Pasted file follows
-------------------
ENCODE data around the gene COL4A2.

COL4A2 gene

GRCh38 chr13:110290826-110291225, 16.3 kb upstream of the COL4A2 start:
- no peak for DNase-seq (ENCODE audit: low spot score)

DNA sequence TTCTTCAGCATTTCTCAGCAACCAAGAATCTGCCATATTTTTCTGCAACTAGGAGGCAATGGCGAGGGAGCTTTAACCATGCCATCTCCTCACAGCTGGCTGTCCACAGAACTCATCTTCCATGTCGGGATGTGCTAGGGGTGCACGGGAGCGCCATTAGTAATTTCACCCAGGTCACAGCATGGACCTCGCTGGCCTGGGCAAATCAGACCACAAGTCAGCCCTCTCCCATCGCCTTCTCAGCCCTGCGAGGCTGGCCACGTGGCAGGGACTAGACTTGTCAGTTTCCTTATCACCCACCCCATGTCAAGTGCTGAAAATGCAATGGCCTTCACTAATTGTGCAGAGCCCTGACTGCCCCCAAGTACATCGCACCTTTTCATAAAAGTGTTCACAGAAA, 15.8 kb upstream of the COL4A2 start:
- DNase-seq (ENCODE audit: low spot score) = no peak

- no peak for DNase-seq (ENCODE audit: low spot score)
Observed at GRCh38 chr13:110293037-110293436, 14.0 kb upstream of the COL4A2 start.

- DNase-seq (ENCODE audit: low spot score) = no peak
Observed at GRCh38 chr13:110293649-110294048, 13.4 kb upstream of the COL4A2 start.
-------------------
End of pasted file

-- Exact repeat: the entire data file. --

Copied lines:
ENCODE data around the gene COL4A2.

COL4A2 gene

GRCh38 chr13:110290826-110291225, 16.3 kb upstream of the COL4A2 start:
- no peak for DNase-seq (ENCODE audit: low spot score)

DNA sequence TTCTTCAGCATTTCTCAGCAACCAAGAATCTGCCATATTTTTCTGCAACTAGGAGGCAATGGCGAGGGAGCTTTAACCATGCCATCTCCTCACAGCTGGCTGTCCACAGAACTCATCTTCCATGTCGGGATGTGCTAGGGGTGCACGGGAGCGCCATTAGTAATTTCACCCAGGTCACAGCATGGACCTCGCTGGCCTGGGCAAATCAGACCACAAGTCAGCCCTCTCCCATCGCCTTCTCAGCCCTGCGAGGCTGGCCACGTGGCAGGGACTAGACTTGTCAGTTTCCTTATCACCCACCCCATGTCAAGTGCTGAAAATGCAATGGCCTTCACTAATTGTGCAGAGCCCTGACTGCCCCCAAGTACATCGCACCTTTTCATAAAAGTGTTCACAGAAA, 15.8 kb upstream of the COL4A2 start:
- DNase-seq (ENCODE audit: low spot score) = no peak

- no peak for DNase-seq (ENCODE audit: low spot score)
Observed at GRCh38 chr13:110293037-110293436, 14.0 kb upstream of the COL4A2 start.

- DNase-seq (ENCODE audit: low spot score) = no peak
Observed at GRCh38 chr13:110293649-110294048, 13.4 kb upstream of the COL4A2 start.